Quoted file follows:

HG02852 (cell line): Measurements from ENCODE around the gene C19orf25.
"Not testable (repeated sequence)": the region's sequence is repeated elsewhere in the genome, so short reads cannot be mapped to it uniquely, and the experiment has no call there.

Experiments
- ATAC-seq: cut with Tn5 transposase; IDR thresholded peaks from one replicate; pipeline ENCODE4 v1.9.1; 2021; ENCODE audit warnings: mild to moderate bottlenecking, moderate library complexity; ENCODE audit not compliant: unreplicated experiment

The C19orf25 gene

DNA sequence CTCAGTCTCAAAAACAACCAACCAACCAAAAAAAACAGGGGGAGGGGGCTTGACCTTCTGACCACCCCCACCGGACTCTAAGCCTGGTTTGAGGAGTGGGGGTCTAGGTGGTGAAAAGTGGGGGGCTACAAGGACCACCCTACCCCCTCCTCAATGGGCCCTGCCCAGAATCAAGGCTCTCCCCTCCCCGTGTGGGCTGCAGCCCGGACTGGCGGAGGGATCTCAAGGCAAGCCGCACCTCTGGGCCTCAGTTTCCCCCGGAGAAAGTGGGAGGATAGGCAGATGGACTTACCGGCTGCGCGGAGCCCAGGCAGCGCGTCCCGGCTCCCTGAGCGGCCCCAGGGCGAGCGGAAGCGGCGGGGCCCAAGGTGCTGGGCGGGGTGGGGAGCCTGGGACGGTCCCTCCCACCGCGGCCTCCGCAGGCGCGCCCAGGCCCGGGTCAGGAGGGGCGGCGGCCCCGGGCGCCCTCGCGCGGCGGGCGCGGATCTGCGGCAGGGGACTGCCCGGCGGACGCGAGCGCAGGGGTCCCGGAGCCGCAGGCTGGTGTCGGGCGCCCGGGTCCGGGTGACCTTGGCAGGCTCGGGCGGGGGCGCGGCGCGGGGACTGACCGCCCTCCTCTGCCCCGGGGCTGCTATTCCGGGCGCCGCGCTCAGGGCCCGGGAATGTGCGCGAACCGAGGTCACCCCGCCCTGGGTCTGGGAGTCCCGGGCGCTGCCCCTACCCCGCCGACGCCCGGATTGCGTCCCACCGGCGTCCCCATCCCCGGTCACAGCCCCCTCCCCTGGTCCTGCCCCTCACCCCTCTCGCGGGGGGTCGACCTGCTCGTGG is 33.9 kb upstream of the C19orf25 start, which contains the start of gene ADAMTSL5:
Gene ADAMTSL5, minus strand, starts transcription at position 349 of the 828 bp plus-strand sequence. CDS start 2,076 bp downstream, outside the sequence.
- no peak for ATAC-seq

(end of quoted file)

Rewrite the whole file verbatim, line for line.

HG02852 (cell line): Measurements from ENCODE around the gene C19orf25.
"Not testable (repeated sequence)": the region's sequence is repeated elsewhere in the genome, so short reads cannot be mapped to it uniquely, and the experiment has no call there.

Experiments
- ATAC-seq: cut with Tn5 transposase; IDR thresholded peaks from one replicate; pipeline ENCODE4 v1.9.1; 2021; ENCODE audit warnings: mild to moderate bottlenecking, moderate library complexity; ENCODE audit not compliant: unreplicated experiment

The C19orf25 gene

DNA sequence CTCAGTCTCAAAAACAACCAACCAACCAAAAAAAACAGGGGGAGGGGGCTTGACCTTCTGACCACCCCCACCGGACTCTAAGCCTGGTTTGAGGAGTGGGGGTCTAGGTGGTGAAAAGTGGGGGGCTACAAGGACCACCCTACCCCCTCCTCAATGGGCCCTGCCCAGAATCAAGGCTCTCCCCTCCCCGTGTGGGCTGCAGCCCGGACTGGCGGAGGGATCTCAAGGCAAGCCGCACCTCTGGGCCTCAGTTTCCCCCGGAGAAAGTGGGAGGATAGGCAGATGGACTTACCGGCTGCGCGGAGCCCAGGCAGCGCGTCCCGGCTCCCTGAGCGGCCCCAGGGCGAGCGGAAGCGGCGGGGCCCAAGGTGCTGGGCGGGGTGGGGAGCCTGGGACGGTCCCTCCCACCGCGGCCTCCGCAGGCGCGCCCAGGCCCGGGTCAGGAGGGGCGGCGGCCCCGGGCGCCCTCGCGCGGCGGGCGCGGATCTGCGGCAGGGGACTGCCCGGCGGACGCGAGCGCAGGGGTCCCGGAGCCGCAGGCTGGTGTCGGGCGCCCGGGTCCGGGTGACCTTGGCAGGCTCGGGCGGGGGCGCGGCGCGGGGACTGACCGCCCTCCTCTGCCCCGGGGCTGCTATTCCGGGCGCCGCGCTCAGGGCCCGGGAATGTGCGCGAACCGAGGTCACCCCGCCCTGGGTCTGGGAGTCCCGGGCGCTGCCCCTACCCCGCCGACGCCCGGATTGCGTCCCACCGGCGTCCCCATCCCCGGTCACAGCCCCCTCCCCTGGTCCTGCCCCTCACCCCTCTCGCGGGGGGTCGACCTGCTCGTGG is 33.9 kb upstream of the C19orf25 start, which contains the start of gene ADAMTSL5:
Gene ADAMTSL5, minus strand, starts transcription at position 349 of the 828 bp plus-strand sequence. CDS start 2,076 bp downstream, outside the sequence.
- no peak for ATAC-seq